• Rex Mansfield, Elisabeth Mansfield and Zoe Terrill write in their book, Sergeant Presley: Our Untold Story of Elvis' Missing Years (2002): "she had a weight problem (Gladys had been taking diet pills on and off for some time) and a drinking problem." (p.54)
  • J. G. Ballard says that "despite her own well-developed taste for drugs and alcohol, Gladys seems to have offered Presley rock-like support throughout her short life." See J. G. Ballard, A User's Guide to the Millennium: Essays and Reviews (1997), p.39.
There are many more references of this kind. Other sources deal with her liver problems caused by drinking heavily for many years. See, for instance, Elaine Dundy's chapter on "The Death of Gladys" in Elvis and Gladys. Onefortyone (talk) 00:38, 12 February 2008 (UTC)
I support this version with the first reference provided above to back the statement of her drinking and Rikstar's additional of their elopement. LaraLove 01:51, 12 February 2008 (UTC)
So do I - let's have some clear preferences noted on here!--Egghead06 (talk) 08:05, 12 February 2008 (UTC)

I concur, absolutely, unequivocally. Except for the omission of the Johnny Burnette quote, but I'm not gonna let that get in the way of this article's progress. Rikstar (talk) 09:57, 12 February 2008 (UTC)

It was very pleasing for me to read these recent few edits from everyone,which all sounded so positive,good stuff,hope it continues. 141,as part of your last edits you mentioned Elaine Dundy's chapter on "The Death of Gladys" in "Elvis and Gladys",would you mind showing this in more detail please.(I'm curious) I read her book many years ago,and I thought she was such a brilliant writer,which it had to find in alot of Elvis related books unfortunately.--Jaye9 (talk) 12:17, 12 February 2008 (UTC)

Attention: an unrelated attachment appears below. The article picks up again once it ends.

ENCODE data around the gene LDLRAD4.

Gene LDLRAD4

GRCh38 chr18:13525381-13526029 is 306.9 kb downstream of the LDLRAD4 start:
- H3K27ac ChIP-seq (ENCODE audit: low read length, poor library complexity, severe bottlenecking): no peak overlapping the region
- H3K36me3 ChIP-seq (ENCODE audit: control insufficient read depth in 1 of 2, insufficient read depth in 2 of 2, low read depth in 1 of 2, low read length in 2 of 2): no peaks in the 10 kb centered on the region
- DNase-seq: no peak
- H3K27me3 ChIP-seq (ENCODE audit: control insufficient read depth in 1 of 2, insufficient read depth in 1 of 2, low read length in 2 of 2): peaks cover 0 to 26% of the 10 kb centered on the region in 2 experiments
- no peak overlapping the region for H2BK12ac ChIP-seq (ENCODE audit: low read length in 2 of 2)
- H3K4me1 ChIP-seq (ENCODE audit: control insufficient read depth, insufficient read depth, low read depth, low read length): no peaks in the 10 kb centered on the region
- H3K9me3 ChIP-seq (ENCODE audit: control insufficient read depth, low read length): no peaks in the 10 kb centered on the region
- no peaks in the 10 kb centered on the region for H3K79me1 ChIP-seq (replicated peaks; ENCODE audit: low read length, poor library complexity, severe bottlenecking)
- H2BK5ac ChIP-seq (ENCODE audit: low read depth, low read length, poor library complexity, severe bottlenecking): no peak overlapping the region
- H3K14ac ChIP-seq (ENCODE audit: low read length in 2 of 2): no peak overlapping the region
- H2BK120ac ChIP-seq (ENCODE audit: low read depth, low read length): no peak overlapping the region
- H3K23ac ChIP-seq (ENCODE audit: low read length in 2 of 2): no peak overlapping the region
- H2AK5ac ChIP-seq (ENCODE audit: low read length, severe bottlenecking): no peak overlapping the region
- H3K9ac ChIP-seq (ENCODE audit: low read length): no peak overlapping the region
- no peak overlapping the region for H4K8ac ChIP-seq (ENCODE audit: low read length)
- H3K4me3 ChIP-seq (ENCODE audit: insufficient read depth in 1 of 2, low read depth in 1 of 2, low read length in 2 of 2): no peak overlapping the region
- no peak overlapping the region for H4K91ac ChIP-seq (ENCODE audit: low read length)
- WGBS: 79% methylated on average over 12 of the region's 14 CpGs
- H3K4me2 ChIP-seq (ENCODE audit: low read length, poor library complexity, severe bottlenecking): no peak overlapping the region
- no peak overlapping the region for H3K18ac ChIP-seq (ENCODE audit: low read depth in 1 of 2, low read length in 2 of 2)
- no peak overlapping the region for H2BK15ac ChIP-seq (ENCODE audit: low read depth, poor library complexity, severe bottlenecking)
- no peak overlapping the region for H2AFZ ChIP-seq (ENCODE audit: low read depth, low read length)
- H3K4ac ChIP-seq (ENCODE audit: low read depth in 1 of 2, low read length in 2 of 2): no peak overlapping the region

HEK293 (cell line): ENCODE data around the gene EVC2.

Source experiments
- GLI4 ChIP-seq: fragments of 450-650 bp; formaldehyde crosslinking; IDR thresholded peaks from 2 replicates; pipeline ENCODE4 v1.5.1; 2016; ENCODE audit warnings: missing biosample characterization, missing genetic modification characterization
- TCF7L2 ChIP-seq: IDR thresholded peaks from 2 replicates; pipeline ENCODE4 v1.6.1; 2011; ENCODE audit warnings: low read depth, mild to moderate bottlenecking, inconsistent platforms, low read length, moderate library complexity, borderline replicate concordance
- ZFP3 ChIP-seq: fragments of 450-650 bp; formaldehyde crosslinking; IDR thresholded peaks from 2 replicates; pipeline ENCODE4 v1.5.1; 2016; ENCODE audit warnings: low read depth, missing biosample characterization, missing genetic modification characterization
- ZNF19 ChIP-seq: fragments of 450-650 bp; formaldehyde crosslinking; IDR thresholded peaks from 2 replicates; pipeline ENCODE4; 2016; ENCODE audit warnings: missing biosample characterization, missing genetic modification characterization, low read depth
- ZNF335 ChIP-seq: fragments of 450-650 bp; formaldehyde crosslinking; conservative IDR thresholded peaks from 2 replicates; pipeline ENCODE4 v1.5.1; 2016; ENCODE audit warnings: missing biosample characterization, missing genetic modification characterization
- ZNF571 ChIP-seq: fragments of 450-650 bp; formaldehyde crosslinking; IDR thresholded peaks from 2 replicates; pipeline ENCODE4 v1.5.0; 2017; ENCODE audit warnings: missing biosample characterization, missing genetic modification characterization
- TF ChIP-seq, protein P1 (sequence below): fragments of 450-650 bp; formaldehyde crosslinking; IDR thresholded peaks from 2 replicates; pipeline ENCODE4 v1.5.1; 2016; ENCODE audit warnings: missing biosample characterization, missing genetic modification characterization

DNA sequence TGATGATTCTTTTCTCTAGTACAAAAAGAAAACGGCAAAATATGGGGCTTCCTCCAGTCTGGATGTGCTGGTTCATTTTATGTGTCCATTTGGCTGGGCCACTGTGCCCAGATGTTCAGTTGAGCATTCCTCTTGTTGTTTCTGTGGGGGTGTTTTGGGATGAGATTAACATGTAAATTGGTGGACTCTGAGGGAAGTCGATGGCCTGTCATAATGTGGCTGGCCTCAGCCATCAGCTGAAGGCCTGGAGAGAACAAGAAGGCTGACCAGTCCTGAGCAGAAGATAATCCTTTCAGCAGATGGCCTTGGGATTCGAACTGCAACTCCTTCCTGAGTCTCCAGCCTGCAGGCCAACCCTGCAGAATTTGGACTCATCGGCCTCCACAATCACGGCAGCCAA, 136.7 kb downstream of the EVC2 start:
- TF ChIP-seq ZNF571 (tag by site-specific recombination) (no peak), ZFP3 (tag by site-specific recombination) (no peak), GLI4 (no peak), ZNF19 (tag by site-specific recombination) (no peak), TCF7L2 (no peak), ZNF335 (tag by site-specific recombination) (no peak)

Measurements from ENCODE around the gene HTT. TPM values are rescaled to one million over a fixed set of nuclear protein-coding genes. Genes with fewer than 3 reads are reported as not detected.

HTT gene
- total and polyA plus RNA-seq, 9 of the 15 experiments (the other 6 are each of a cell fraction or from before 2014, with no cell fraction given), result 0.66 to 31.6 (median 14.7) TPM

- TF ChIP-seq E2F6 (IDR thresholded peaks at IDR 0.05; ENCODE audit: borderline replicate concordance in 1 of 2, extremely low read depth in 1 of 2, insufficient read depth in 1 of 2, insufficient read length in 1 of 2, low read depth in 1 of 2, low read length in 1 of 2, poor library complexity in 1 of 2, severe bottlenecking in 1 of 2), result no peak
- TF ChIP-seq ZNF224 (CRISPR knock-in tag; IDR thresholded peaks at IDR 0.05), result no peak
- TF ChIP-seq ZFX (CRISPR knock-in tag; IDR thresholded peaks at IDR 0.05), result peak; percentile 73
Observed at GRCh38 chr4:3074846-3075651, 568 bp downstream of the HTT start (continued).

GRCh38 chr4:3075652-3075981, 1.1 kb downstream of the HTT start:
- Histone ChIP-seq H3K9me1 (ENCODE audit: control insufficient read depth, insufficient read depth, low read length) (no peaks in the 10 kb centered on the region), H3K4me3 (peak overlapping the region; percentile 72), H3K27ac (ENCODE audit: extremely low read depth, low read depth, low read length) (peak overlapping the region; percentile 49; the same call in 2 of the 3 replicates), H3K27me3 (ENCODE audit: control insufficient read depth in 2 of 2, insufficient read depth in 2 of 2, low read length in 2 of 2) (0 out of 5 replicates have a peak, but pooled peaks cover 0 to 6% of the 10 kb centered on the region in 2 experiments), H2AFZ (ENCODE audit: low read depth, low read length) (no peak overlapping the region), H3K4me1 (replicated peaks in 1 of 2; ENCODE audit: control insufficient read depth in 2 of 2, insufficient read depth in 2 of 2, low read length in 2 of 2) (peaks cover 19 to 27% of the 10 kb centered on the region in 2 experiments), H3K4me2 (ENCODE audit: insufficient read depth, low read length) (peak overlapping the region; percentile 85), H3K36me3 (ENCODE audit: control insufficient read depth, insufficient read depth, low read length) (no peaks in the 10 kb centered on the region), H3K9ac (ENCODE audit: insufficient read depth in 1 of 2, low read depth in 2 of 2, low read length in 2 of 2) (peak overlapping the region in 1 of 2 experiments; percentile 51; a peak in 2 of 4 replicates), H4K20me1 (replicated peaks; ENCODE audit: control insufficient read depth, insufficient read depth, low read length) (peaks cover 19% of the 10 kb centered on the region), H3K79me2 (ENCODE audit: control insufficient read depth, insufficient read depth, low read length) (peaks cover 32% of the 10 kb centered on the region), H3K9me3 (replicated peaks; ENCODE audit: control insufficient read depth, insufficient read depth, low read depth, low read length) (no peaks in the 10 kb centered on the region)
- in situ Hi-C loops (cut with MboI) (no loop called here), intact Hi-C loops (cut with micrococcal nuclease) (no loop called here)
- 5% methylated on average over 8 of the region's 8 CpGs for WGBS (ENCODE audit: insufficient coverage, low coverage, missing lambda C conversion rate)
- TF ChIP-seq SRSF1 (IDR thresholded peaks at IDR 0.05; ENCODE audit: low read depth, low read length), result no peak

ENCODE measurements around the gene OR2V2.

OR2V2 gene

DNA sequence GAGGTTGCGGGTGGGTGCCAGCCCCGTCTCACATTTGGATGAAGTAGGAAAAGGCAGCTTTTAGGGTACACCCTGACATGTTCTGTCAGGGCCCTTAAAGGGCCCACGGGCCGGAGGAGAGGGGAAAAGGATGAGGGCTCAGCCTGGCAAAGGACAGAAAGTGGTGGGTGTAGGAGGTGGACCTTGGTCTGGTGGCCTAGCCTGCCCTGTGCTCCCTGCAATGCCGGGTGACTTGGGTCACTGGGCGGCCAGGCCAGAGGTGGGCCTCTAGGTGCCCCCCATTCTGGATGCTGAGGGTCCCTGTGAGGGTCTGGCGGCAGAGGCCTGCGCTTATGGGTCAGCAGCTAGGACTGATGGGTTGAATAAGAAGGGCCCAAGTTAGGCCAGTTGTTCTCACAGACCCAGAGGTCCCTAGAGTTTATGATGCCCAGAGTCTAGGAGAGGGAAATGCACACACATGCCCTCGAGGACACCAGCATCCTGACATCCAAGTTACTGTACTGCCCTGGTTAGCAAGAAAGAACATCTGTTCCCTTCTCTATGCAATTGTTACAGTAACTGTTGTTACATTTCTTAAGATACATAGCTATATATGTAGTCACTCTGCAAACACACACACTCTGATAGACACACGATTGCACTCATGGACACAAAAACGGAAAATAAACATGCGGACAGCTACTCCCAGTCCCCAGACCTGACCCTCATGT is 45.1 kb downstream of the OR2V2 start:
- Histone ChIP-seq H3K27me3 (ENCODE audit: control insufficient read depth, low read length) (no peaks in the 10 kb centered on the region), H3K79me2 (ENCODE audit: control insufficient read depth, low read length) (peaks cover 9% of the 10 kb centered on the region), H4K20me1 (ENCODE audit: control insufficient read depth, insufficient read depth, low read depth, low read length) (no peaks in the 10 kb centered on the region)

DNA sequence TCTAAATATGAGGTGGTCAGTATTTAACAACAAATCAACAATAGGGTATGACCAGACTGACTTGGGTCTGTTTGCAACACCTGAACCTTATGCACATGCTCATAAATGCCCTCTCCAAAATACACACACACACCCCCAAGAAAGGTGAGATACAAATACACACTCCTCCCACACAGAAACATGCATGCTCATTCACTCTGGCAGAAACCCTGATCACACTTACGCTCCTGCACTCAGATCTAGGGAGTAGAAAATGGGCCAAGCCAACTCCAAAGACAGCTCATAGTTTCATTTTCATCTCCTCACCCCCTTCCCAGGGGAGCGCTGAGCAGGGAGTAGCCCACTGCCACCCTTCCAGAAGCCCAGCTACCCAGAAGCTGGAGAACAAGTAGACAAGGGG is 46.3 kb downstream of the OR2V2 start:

The said chapter of Elaine Dundy's book deals with Gladys's hepatitis and its pathology in more detail from medical and psychological points of view. On p.318, the author writes, "one vital clue she and her family kept secret: her alcoholic intake." Dundy also talks about Gladys’s "increasing nausea" later at Graceland and that "she had to be helped more and more in her cooking chores," that she forgot to take her medicines when she drank, etc. etc. In another chapter, the author says, "She was drinking a lot. At the end she was drinking all the time. Vodka. Where'd she get it from? Vernon — he give it to her. Just to keep her quiet." (p.294) In addition, here is Dundy's statement about Elvis's father: Vernon "didn't work very hard or very steadily. ... He had been known all his young life as a 'jellybean' – by definition weak, spineless, and work-shy." (p.10) Onefortyone (talk) 00:24, 14 February 2008 (UTC)